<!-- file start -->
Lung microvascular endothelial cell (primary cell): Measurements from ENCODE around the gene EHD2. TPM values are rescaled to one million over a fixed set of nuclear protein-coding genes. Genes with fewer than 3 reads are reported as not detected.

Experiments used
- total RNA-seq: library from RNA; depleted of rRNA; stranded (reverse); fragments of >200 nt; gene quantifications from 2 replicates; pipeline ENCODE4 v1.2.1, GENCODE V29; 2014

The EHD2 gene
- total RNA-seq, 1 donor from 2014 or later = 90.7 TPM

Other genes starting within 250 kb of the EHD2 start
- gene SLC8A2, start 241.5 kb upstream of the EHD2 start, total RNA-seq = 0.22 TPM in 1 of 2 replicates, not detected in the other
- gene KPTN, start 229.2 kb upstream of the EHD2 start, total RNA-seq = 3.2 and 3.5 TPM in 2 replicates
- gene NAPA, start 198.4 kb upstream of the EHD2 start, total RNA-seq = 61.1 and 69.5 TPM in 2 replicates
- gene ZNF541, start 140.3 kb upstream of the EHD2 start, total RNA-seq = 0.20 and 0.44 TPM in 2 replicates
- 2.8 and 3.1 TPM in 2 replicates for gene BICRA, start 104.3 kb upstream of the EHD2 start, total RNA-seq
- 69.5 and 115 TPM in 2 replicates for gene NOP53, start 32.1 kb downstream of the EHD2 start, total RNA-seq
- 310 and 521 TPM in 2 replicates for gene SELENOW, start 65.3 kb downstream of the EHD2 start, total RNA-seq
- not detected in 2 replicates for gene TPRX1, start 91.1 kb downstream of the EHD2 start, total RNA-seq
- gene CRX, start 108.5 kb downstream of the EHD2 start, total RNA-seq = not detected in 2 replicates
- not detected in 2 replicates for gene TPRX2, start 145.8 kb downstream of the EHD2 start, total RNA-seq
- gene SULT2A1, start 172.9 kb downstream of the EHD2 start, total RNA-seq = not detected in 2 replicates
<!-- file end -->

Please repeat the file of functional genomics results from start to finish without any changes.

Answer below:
Lung microvascular endothelial cell (primary cell): Measurements from ENCODE around the gene EHD2. TPM values are rescaled to one million over a fixed set of nuclear protein-coding genes. Genes with fewer than 3 reads are reported as not detected.

Experiments used
- total RNA-seq: library from RNA; depleted of rRNA; stranded (reverse); fragments of >200 nt; gene quantifications from 2 replicates; pipeline ENCODE4 v1.2.1, GENCODE V29; 2014

The EHD2 gene
- total RNA-seq, 1 donor from 2014 or later = 90.7 TPM

Other genes starting within 250 kb of the EHD2 start
- gene SLC8A2, start 241.5 kb upstream of the EHD2 start, total RNA-seq = 0.22 TPM in 1 of 2 replicates, not detected in the other
- gene KPTN, start 229.2 kb upstream of the EHD2 start, total RNA-seq = 3.2 and 3.5 TPM in 2 replicates
- gene NAPA, start 198.4 kb upstream of the EHD2 start, total RNA-seq = 61.1 and 69.5 TPM in 2 replicates
- gene ZNF541, start 140.3 kb upstream of the EHD2 start, total RNA-seq = 0.20 and 0.44 TPM in 2 replicates
- 2.8 and 3.1 TPM in 2 replicates for gene BICRA, start 104.3 kb upstream of the EHD2 start, total RNA-seq
- 69.5 and 115 TPM in 2 replicates for gene NOP53, start 32.1 kb downstream of the EHD2 start, total RNA-seq
- 310 and 521 TPM in 2 replicates for gene SELENOW, start 65.3 kb downstream of the EHD2 start, total RNA-seq
- not detected in 2 replicates for gene TPRX1, start 91.1 kb downstream of the EHD2 start, total RNA-seq
- gene CRX, start 108.5 kb downstream of the EHD2 start, total RNA-seq = not detected in 2 replicates
- not detected in 2 replicates for gene TPRX2, start 145.8 kb downstream of the EHD2 start, total RNA-seq
- gene SULT2A1, start 172.9 kb downstream of the EHD2 start, total RNA-seq = not detected in 2 replicates